The court hearing, set to begin at 1 p.m. ET before Judge Amit Mehta of the DC District Court, will address key questions including whether Trump and Republican figures like Rep. Mo Brooks of Alabama can shield themselves from legal fallout because of the First Amendment or their stature as elected officials.
It is the first major test of whether civil litigation is a viable route to holding Trump accountable for the violence toward Congress, after he was acquitted by the Senate in his second impeachment trial last February.
The lawmakers say they were threatened by Trump and others as part of a conspiracy to stop the congressional session that would certify the 2020 presidential election on January 6, according to the complaints. And they argue that Trump should bear responsibility for directing the assaults.
Swalwell, who described his position in the case in an interview on CNN on Sunday, said he expects Monday’s hearing to be long. He noted, however, that he and others will not be permitted into the courtroom because of the recent surge in Covid-19 cases. Instead, the participants will speak to the judge over videoconference.
If the judge rules in favor of Swalwell and others who have sued, the California Democrat said he expects “it’s going to speed up, and hopefully we’ll move to more depositions and evidence discovery very soon.”
The police officers, in their lawsuit, say they were hit by chemical sprays and objects the crowd threw at them, like water bottles and signs, because Trump inspired the crowd.
“Defendant’s followers, already primed by his months of inflammatory rhetoric, were spurred to direct action,” the lawsuit from Blassingame and Hemby said. “Had Trump committed directly the conduct committed by his followers, it would have subjected Trump to direct liability.”
Trump and his top advisers haven’t been charged with any crimes. Several leaders in the Proud Boys and Oath Keepers who have been criminally charged with conspiracy have pleaded not guilty.
Department of Justice’s position
But Mehta hasn’t decided yet how much protection Brooks could have as a member of Congress.
The Alabama Republican is representing himself in the case brought by Swalwell — while lawyers represent all the other parties — and is expected to argue on his own behalf on Monday.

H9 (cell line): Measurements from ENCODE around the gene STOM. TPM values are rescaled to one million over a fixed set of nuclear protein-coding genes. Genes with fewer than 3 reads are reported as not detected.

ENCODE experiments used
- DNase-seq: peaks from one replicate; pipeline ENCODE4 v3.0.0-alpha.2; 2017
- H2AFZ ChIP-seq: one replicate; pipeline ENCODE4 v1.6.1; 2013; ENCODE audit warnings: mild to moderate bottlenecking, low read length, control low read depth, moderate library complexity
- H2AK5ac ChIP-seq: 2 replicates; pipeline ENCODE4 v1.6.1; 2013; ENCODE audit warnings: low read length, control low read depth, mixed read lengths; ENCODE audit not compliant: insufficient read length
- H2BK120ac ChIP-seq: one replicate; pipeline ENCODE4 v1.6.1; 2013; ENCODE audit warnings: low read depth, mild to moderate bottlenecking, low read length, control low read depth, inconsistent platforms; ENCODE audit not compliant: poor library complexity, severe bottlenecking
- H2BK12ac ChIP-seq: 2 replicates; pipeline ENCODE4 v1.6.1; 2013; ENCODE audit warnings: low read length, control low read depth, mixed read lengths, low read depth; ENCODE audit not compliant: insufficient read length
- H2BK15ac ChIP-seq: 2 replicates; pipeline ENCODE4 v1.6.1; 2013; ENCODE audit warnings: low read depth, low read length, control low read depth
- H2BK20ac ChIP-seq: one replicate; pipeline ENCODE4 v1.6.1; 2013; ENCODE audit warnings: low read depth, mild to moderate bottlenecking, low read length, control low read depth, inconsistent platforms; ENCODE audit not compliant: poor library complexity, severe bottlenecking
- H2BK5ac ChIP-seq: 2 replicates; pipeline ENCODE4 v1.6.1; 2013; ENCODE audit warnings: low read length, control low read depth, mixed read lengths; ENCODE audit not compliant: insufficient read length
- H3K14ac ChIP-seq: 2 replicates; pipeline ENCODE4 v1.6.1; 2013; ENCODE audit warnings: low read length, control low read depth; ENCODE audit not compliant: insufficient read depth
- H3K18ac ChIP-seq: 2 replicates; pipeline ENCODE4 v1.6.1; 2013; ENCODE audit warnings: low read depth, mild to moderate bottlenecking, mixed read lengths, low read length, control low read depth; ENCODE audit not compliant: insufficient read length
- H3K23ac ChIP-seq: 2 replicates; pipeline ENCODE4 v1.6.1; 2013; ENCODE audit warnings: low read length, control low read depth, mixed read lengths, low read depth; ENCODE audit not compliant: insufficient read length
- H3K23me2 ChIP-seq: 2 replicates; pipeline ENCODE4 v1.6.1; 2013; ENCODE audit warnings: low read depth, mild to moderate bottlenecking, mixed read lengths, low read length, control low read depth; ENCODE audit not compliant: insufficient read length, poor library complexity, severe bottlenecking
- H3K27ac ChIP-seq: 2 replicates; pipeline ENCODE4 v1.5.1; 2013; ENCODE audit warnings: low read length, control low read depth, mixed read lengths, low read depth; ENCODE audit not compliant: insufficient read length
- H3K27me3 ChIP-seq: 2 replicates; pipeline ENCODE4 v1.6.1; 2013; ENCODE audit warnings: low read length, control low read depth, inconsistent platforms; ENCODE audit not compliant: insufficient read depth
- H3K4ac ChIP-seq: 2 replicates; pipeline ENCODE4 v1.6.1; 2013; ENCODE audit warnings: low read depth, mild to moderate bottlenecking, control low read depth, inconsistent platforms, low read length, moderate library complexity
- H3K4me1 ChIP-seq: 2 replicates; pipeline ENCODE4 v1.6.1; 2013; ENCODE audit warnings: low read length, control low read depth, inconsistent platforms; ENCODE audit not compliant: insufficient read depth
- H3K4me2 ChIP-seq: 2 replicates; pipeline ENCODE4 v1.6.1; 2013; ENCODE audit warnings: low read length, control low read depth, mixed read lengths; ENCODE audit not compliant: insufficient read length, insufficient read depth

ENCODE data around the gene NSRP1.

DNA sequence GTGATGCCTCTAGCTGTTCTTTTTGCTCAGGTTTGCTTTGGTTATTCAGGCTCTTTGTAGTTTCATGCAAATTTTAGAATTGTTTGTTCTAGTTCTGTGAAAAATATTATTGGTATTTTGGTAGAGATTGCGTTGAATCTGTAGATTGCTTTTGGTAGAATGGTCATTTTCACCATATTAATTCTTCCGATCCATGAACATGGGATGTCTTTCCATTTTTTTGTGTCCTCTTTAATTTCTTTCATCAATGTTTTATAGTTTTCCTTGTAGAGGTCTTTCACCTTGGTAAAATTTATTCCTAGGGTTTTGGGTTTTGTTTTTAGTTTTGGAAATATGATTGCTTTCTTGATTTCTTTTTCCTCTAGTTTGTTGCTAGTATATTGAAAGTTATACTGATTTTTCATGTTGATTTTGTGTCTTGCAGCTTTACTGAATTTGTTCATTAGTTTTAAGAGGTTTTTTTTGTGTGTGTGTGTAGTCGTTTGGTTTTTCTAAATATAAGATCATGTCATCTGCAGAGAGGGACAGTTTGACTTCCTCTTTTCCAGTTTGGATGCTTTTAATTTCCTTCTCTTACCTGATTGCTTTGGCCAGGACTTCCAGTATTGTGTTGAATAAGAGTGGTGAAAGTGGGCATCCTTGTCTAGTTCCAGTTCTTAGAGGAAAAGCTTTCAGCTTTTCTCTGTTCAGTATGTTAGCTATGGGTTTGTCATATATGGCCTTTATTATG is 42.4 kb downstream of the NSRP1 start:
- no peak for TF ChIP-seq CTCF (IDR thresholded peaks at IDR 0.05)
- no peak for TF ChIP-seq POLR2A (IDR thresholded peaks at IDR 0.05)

Calls for combat
The Democratic representatives’ cases specifically focus on the language Trump, Brooks and others used at the “Stop the Steal” rally on the Ellipse in Washington, DC, directly before the attack.
Trump told the crowd to “show strength” and “walk down Pennsylvania Avenue,” for instance, while Brooks, in his speech, said, “Today is the day American patriots start taking down names and kicking ass.” Also at the rally, Giuliani told the crowd to have “trial by combat.”
Following the speeches, hundreds of pro-Trump rally-goers marched to the Capitol, severely beating law enforcement officers guarding the building and breaking through barricades and windows to get inside. Many then ransacked congressional offices and some chanted “treason” as they overtook the Senate chamber, from which lawmakers and then-Vice President Mike Pence had been evacuated minutes before.
After the Senate voted not to convict Trump last February, Senate Minority Leader Mitch McConnell pointed to lawsuits as an avenue for retribution.
The Kentucky Republican said Trump was “still liable for everything he did while he was in office” and noted “we have civil litigation” from which a president would not be immune.
The lawsuits could take months or even years to see resolutions.
CNN’s Sarah Fortinsky contributed to this report.